Victoria MP-elect Rankin has different priorities today

Victoria environmental lawyer no longer a young father

New Victoria MP Murray Rankin was sworn in in Ottawa on Tuesday.

New Victoria MP Murray Rankin was sworn in in Ottawa on Tuesday.

Murray Rankin has no illusions about the job that lies ahead of him as Victoria’s latest member of Parliament.

In 2003, the lifelong NDP supporter was approached to run for the provincial NDP, but family considerations put higher office aspirations on hold.

“I had very young children at that time, and in my view, I wasn’t ready to make the sacrifice that anybody seeking public office must make,” he said, a day after winning the seat vacated by the NDP’s Denise Savoie.

“(Denise) modeled civility and earned the respect of people on all sides of the House of Commons, and I’d like to try and carry on her tradition,” he said.

For decades, Rankin, 62, has been working behind the scenes on various NDP campaigns. He spent the past year mounting the NDP’s legal opposition to the proposed Enbridge Gateway pipeline project.

While he worked hard on the campaign trail to secure his first foray into public office, no one predicted Monday night’s roller coaster ride that nearly saw Donald Galloway and the Green party usurp the NDP stronghold.

Rankin took 37 per cent of the vote, only one per cent lower than Savoie’s first win in 2006.

But Galloway finished just three points back with 34 per cent, a 22-per-cent increase over the 2011 election. Savoie’s closest competitor in 2006 was Liberal candidate David Mulroney, who took 28 per cent of the vote.

James Lawson, a political scientist at the University of Victoria, said Rankin’s success involved a number of factors, including his longstanding link to the environmental movement, endorsements from a wide range of interest groups and a connection to UVic, where students, who often do the groundwork on NDP campaigns, were available.

Less surprising, Lawson said, was the erosion of Conservative support, down 10 points to 14-per-cent support.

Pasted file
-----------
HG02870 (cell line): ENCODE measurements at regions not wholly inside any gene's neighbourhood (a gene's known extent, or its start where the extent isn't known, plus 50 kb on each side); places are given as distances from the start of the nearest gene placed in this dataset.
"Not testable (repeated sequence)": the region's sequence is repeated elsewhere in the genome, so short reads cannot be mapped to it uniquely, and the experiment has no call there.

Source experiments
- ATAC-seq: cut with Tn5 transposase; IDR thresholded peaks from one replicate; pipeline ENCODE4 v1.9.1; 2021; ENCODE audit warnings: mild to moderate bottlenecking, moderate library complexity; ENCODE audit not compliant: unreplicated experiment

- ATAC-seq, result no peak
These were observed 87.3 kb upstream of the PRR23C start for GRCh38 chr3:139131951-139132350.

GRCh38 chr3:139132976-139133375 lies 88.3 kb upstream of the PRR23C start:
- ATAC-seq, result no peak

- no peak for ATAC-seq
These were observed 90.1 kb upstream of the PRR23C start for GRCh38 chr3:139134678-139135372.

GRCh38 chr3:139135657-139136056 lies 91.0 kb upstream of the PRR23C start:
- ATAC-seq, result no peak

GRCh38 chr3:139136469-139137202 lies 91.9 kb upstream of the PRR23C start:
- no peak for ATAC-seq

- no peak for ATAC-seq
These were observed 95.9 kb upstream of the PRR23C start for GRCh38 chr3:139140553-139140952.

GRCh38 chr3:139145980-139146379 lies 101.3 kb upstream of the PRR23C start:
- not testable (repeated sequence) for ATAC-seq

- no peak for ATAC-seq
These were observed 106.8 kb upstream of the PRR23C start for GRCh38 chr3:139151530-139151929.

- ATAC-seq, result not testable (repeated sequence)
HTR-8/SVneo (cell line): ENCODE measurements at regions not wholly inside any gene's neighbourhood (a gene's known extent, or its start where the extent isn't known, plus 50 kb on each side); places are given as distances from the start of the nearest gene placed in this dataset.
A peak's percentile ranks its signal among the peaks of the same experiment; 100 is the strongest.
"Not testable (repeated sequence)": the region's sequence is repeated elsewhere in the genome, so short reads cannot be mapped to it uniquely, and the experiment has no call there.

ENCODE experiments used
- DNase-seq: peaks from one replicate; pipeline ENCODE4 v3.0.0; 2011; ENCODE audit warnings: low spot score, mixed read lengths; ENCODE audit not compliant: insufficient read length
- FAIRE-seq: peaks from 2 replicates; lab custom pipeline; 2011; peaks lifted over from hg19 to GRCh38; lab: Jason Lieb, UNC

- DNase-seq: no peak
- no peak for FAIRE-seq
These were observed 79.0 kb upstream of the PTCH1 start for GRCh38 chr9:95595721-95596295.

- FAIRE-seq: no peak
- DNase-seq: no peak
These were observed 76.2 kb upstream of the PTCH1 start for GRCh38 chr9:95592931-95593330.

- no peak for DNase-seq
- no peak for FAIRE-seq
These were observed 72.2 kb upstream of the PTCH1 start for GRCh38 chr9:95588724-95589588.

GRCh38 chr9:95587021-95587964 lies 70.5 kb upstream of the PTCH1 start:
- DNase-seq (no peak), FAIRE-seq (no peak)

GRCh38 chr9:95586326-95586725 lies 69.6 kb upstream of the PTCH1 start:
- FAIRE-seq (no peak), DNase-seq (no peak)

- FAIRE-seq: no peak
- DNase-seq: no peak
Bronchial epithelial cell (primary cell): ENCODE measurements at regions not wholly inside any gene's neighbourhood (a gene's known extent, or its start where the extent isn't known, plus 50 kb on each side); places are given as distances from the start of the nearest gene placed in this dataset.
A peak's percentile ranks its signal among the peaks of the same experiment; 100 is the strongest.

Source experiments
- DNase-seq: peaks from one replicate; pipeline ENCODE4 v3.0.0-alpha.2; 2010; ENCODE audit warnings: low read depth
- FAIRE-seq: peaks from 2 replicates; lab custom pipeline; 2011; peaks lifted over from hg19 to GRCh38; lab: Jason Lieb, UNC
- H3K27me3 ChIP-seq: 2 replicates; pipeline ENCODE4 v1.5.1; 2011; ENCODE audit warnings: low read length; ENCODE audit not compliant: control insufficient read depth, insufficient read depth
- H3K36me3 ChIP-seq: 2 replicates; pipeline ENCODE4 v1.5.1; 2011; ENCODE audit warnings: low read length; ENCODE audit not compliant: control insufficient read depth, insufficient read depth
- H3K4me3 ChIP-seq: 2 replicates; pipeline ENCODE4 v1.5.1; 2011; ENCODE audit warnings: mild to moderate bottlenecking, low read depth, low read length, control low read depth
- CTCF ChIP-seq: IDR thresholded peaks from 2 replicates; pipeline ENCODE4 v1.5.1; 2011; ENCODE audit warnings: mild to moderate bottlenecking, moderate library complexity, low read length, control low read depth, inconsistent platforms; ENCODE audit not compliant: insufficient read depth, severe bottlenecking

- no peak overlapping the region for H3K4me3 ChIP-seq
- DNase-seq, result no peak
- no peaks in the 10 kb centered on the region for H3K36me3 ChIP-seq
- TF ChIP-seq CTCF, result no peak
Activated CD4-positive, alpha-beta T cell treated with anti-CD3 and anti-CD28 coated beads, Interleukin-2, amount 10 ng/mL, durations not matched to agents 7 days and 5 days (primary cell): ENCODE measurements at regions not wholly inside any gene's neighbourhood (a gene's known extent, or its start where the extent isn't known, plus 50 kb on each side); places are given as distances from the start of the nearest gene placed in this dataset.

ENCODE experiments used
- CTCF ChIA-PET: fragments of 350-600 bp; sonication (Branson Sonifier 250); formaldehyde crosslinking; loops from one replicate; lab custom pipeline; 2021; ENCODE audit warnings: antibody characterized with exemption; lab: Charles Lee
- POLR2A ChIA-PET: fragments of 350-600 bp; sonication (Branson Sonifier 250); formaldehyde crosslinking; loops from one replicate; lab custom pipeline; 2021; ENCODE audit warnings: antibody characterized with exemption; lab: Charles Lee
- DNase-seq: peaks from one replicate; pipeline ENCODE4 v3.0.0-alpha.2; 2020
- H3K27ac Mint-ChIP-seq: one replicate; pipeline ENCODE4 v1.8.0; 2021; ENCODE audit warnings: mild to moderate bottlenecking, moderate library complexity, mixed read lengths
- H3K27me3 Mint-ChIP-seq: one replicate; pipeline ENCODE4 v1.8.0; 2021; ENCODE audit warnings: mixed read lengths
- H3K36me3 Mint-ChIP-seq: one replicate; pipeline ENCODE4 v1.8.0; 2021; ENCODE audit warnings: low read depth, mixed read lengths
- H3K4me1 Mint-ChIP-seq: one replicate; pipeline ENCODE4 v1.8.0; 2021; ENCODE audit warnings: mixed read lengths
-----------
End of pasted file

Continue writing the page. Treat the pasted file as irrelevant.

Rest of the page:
Anti-Enbridge sentiment, concern over increased Chinese investment in Canada and the government’s “untraditional approach to parliamentary procedure,” likely weighed on voters’ decisions, he said.

While the Green Party’s success was impressive in both Victoria and Calgary Centre, where it finished a healthy third, Elizabeth May and her organizers will be cognizant of the current phasing out of federal voting subsidies, which saw $2 of taxpayer funding allotted to parties for each vote.

The subsidy was introduced in 2006 to reduce reliance on corporate contributions in election campaigns. Its cancellation by the Conservative government will hit the smaller parties the hardest.

“I was surprised at the inability of the Liberals to pick up more votes, based on emphasis that Paul Summerville placed on the sewage treatment issue,” Lawson said.

The Liberals’ 13-per-cent share of the vote was more surprising, he added, since environmentalist and former Victoria Liberal MP David Anderson is supporting ARESST, the citizens group opposed to the $783-million project.

With the dust settling from the byelection, Rankin will spend the coming weeks securing a constituency office, hiring staff and getting accustomed to the regular six-and-a-half-hour flight between Victoria and Ottawa.

He shows unabashed excitement when anticipating his first day in the House of Commons.

“I’ve got lots of energy … my two children have grown up, so it’s a perfect time in my life to just work as hard as I can for the people of Victoria,” he said.

dpalmer@vicnews.com

Get local stories you won't find anywhere else right to your inbox.
Sign up here

Just Posted

BC Housing ensures that by March 31, shelter will be available to all people living outside. (Black Press Media file photo)
All unhoused Victoria residents will be offered shelter by March 31, says BC Housing